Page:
The board of a nonprofit organization can be one of its most powerful resources. But many boards are insufficiently connected to the work of the nonprofit, or connected in ways that hamper and stymie rather than support and energize the management team.

What can nonprofit leaders do to create a deeper and richer relationship with their boards? We suggest two basic steps as a good way to start the process.

First, create opportunities for open dialogue with individual board members about their interests, needs, desires, and resources. Too many nonprofit leaders fall into the habit of thinking of their board members as an undifferentiated mass rather than as the unique—often fascinating—individuals they are. You can break this habit and enrich your connections with the board by investing time in open, informal conversation with them. The purpose is to explore the answers to such questions as: How did you originally become interested in the work of our organization? What are the passions that motivate your participation in our work? What is your long-term vision for the future of our organization? The point of the discussion is simply for the participants to appreciate one another for the interesting and complex human beings that they are.

Second, within the context of individual interests and passions, set goals for board members—and make them personalized and explicit. Schedule an annual one-on-one conversation with each board member that resembles the performance review that most business managers conduct. The other party to the discussion might be the board chairman or some other representative of the board—for example, the chairman of the membership committee. Focus on how the individual board member can express his unique interests through specific activities. Useful questions might include: What forms of involvement and support would you like to contribute to the organization in the coming year? What projects would you like to undertake? What could we do to make board membership more interesting and rewarding for you?

By the end of the conversation, participants should agree on a specific list of goals—including a financial goal that represents funds the board member will personally donate, raise from acquaintances, or both.

A good example of this board engagement in action is at Berklee College of Music, currently led by our friend Roger Brown. Brown says, “I challenged the board to step back from our day-to-day challenges and ask: How can we all elevate our game? More specifically: How can I, as the president, elevate my game? And what role can each board member play in helping, supporting, and guiding me?”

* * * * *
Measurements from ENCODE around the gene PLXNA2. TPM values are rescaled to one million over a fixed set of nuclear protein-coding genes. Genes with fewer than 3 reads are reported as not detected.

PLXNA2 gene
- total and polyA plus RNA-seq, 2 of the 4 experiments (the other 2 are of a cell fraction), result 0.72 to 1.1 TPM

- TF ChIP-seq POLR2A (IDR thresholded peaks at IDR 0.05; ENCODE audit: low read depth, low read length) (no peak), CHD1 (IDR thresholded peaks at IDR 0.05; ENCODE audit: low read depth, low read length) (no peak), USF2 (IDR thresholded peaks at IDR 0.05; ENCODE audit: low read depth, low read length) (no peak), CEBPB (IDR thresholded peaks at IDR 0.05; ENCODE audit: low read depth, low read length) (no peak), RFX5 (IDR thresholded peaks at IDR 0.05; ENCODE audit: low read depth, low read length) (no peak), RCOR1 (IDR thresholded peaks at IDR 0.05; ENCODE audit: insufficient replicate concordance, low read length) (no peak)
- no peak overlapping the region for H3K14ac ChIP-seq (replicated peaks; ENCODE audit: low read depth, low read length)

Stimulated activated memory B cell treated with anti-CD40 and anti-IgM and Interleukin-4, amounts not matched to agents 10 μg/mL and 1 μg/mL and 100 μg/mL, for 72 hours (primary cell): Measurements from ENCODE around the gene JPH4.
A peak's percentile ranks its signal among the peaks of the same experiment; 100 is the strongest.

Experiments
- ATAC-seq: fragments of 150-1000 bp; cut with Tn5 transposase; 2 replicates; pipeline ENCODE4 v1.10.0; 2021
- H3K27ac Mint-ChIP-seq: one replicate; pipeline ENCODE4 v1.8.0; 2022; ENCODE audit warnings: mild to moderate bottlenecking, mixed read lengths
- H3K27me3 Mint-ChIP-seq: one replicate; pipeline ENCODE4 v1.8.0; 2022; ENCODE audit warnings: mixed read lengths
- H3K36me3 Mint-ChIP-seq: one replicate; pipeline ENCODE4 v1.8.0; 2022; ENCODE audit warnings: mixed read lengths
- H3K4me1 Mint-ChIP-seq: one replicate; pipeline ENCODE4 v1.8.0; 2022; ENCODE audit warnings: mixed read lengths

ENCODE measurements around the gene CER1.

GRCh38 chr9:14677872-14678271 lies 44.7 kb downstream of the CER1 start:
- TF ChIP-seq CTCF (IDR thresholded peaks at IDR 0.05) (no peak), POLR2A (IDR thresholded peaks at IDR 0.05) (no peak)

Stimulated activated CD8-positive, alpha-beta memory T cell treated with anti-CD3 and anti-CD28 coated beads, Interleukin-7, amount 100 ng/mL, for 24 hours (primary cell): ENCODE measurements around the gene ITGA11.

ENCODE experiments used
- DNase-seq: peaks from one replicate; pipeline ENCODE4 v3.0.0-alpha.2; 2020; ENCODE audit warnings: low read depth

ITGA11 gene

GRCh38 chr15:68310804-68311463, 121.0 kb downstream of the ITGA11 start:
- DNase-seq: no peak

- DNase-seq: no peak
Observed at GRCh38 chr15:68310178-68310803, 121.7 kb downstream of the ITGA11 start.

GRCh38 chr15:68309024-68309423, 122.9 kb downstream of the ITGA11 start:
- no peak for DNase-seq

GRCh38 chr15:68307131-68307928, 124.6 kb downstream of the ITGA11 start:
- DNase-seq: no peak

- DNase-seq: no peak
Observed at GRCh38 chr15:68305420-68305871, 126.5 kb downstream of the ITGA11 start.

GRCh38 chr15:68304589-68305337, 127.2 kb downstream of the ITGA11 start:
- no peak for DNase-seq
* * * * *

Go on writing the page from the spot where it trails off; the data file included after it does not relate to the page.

Brown’s first step was to initiate open dialogue with the board members using an interview guide:

We had the membership committee interview every single board member, in person if possible, using a simple interview guide that we created: What have you enjoyed about your Berklee experience? What could be better? Where do you think the college is doing a good job? Where could the college do better? How do you think Roger could do a better job? And what would you like to do? How do you think you could contribute to the next phase of Berklee’s story and elevate your own participation in your game?

Based on comments from the interviews, Brown and the membership committee chair decided to reorganize the board’s committee structure, de-emphasizing traditional standing committees in favor of ad hoc committees oriented toward specific short- or medium-term tasks. As a result, board members will perform research and present their findings to the rest of the board—by conducting interviews with important members of the Berklee community, for example, or by examining other universities that might provide useful benchmarks for Berklee. “The idea,” Brown explains, “is to ensure that board members are actively engaged in helping us build our future, as opposed to passively absorbing presentations and discussing ideas generated by other people.”

The next stage of the process was a goal-setting meeting with each board member. These conversations challenged board members to reach for a new, heightened degree of personal commitment. Brown explains:

One trustee commented, “You’re asking us all to contribute more of our time and energy. But I’m giving you all I can give.” I think that was really a positive moment. Prompting honest discussions like this is really a valuable part of the process. And over time, even people like that board member, who was skeptical about his ability to commit more time and energy, have gradually gotten on board. It’s the magic of raising expectations.

Energizing the board at Berklee College is still a work in progress. “I don’t pretend we’ve got it all figured out,” Brown says. “But many of our members are saying that Berklee’s board is the most fun and interesting board they’ve ever been on. I think that tells us we’re on the right path.”

Working closely to build a smart, engaged, and energized board takes time, energy, planning, follow-through, and continual communication. But if you build a truly great board, the value it generates will certainly outweigh the work it demands.